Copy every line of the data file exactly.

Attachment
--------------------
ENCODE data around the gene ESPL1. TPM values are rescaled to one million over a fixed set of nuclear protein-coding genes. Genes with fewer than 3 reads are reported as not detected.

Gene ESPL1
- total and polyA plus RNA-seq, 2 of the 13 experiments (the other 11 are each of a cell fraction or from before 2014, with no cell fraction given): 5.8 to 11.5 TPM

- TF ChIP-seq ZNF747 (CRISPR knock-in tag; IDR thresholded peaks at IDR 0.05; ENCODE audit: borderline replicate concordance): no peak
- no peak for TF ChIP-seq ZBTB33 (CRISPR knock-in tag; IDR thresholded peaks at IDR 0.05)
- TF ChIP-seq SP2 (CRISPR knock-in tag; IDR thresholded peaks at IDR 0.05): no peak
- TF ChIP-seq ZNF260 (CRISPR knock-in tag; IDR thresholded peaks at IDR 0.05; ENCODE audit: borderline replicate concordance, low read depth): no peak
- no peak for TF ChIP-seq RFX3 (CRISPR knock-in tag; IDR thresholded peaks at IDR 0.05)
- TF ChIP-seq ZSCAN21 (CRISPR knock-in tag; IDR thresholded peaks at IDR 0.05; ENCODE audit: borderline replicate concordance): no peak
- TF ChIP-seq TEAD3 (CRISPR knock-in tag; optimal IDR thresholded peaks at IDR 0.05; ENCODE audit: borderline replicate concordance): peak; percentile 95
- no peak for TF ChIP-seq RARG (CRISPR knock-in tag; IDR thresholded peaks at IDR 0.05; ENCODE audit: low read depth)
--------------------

ENCODE data around the gene ESPL1. TPM values are rescaled to one million over a fixed set of nuclear protein-coding genes. Genes with fewer than 3 reads are reported as not detected.

Gene ESPL1
- total and polyA plus RNA-seq, 2 of the 13 experiments (the other 11 are each of a cell fraction or from before 2014, with no cell fraction given): 5.8 to 11.5 TPM

- TF ChIP-seq ZNF747 (CRISPR knock-in tag; IDR thresholded peaks at IDR 0.05; ENCODE audit: borderline replicate concordance): no peak
- no peak for TF ChIP-seq ZBTB33 (CRISPR knock-in tag; IDR thresholded peaks at IDR 0.05)
- TF ChIP-seq SP2 (CRISPR knock-in tag; IDR thresholded peaks at IDR 0.05): no peak
- TF ChIP-seq ZNF260 (CRISPR knock-in tag; IDR thresholded peaks at IDR 0.05; ENCODE audit: borderline replicate concordance, low read depth): no peak
- no peak for TF ChIP-seq RFX3 (CRISPR knock-in tag; IDR thresholded peaks at IDR 0.05)
- TF ChIP-seq ZSCAN21 (CRISPR knock-in tag; IDR thresholded peaks at IDR 0.05; ENCODE audit: borderline replicate concordance): no peak
- TF ChIP-seq TEAD3 (CRISPR knock-in tag; optimal IDR thresholded peaks at IDR 0.05; ENCODE audit: borderline replicate concordance): peak; percentile 95
- no peak for TF ChIP-seq RARG (CRISPR knock-in tag; IDR thresholded peaks at IDR 0.05; ENCODE audit: low read depth)